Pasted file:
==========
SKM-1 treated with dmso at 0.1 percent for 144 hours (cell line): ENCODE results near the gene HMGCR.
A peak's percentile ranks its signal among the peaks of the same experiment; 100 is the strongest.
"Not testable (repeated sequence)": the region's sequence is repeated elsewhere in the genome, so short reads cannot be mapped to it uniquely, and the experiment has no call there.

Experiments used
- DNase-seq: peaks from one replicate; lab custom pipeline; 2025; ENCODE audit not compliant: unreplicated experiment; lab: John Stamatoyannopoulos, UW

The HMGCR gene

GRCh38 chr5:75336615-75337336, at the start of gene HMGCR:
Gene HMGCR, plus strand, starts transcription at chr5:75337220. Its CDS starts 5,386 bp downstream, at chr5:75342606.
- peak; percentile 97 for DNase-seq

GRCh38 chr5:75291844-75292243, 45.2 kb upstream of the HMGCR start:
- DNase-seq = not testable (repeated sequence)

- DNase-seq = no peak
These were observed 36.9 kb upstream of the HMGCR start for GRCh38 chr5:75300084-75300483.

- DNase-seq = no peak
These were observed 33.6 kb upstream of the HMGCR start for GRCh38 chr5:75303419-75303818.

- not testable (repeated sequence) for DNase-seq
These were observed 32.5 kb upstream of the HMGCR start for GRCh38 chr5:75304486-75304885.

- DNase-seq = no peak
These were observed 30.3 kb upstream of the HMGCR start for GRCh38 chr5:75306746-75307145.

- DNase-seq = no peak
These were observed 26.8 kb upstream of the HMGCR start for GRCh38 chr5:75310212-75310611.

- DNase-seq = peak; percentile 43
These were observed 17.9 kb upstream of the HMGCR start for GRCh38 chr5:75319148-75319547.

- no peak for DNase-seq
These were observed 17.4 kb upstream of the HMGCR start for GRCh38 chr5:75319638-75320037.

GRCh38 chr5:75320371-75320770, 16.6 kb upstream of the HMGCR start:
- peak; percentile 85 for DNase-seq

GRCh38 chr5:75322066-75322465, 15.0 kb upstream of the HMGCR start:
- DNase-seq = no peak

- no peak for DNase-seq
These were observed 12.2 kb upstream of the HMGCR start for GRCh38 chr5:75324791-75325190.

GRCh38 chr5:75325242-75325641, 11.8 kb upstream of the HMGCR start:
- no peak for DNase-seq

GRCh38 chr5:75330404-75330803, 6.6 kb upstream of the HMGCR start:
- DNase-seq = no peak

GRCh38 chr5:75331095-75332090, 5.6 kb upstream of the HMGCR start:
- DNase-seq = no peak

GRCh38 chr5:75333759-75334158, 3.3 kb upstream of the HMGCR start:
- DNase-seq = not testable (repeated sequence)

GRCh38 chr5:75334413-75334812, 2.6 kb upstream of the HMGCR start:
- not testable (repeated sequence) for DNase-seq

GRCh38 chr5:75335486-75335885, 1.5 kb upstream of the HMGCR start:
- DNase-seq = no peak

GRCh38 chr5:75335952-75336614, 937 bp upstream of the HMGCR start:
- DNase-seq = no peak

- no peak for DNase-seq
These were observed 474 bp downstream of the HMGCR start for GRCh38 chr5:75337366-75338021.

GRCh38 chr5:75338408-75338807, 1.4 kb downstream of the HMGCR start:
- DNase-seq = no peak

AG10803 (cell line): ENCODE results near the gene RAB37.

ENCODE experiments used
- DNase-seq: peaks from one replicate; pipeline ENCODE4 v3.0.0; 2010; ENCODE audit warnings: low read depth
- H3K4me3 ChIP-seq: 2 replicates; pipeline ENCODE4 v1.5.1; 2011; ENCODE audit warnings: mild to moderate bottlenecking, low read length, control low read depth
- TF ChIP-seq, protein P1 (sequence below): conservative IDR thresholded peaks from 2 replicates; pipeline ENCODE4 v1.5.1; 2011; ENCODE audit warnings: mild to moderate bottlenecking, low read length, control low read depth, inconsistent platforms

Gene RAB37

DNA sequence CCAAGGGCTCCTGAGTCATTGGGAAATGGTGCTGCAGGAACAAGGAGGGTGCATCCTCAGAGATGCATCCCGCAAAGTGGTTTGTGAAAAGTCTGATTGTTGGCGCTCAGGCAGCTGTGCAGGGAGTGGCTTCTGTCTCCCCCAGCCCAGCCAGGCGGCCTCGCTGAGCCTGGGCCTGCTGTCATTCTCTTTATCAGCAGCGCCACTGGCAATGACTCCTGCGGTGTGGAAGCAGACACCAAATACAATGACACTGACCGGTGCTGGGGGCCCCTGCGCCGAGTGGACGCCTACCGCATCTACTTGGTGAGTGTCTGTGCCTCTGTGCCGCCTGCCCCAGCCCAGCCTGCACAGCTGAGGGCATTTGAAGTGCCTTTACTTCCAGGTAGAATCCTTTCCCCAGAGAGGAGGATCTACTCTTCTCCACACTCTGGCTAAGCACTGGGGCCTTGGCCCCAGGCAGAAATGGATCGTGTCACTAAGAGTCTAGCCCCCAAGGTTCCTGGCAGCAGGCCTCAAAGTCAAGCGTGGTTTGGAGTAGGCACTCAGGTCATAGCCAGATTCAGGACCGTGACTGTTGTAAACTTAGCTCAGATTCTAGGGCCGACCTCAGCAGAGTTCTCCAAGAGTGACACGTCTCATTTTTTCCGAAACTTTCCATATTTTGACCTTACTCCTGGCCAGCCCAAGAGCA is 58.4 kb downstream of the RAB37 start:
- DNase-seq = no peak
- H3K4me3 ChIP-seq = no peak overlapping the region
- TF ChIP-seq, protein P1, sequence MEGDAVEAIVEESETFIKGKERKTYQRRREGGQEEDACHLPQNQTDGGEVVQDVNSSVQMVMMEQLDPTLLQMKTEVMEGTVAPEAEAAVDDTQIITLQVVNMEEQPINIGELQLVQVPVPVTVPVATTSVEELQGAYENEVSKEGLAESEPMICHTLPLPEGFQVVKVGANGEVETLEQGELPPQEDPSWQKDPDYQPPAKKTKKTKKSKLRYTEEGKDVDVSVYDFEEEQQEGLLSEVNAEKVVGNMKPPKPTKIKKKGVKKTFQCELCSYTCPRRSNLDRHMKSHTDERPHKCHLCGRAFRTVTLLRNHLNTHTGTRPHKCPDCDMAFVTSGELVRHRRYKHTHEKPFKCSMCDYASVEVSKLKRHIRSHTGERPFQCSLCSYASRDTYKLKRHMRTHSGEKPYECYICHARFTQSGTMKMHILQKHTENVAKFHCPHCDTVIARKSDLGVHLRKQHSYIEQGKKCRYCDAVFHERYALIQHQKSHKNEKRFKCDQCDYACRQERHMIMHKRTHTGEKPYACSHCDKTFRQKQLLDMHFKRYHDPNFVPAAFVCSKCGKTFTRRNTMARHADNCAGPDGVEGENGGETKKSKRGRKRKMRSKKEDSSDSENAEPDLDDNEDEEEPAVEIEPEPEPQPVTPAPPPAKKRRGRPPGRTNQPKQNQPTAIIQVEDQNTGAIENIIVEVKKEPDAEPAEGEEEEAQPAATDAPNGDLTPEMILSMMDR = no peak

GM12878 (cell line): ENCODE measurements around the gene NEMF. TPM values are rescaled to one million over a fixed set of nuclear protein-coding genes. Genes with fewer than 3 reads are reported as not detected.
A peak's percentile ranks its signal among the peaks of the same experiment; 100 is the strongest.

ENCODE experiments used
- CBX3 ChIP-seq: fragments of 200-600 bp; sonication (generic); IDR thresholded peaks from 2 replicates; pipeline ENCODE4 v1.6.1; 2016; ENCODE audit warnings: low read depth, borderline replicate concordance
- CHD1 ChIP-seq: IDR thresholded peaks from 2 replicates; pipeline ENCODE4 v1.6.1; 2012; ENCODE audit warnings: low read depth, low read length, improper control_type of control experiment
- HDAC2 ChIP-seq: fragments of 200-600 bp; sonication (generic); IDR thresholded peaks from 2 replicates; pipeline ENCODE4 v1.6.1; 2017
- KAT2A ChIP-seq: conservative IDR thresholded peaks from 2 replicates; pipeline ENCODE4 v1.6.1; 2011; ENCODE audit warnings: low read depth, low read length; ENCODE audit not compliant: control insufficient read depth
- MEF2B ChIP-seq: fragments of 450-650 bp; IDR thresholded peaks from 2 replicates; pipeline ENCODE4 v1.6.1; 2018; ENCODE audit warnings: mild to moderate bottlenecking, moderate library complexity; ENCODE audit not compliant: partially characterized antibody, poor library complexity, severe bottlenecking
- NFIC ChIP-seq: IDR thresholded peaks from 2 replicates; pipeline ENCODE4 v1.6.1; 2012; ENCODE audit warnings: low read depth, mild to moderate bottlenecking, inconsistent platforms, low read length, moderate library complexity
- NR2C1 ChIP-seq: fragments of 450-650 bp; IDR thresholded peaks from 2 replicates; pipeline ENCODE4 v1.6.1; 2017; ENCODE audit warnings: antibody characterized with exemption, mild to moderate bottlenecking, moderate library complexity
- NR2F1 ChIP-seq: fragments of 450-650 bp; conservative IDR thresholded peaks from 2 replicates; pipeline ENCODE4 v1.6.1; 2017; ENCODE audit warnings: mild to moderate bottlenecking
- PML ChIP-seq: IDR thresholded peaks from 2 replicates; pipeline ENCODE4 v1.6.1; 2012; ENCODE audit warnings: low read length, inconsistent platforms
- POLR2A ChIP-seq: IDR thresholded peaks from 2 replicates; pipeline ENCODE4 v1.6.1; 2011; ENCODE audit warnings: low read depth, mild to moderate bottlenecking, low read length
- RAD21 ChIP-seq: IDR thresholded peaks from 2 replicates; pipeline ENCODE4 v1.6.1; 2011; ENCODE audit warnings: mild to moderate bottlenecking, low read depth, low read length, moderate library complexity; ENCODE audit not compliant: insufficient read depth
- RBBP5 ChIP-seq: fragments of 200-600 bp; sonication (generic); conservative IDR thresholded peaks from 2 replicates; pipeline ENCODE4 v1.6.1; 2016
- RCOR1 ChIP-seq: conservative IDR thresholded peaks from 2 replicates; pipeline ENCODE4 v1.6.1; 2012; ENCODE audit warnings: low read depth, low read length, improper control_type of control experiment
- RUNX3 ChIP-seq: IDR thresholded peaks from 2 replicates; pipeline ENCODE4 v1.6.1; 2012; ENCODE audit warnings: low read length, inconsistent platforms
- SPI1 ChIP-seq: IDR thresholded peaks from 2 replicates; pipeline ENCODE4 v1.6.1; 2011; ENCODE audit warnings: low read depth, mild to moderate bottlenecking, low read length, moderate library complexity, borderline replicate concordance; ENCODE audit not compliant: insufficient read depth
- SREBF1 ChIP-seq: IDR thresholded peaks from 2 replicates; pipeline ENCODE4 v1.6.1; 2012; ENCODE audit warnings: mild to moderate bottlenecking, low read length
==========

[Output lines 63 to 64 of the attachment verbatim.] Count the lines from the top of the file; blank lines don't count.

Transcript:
- CBX3 ChIP-seq: fragments of 200-600 bp; sonication (generic); IDR thresholded peaks from 2 replicates; pipeline ENCODE4 v1.6.1; 2016; ENCODE audit warnings: low read depth, borderline replicate concordance
- CHD1 ChIP-seq: IDR thresholded peaks from 2 replicates; pipeline ENCODE4 v1.6.1; 2012; ENCODE audit warnings: low read depth, low read length, improper control_type of control experiment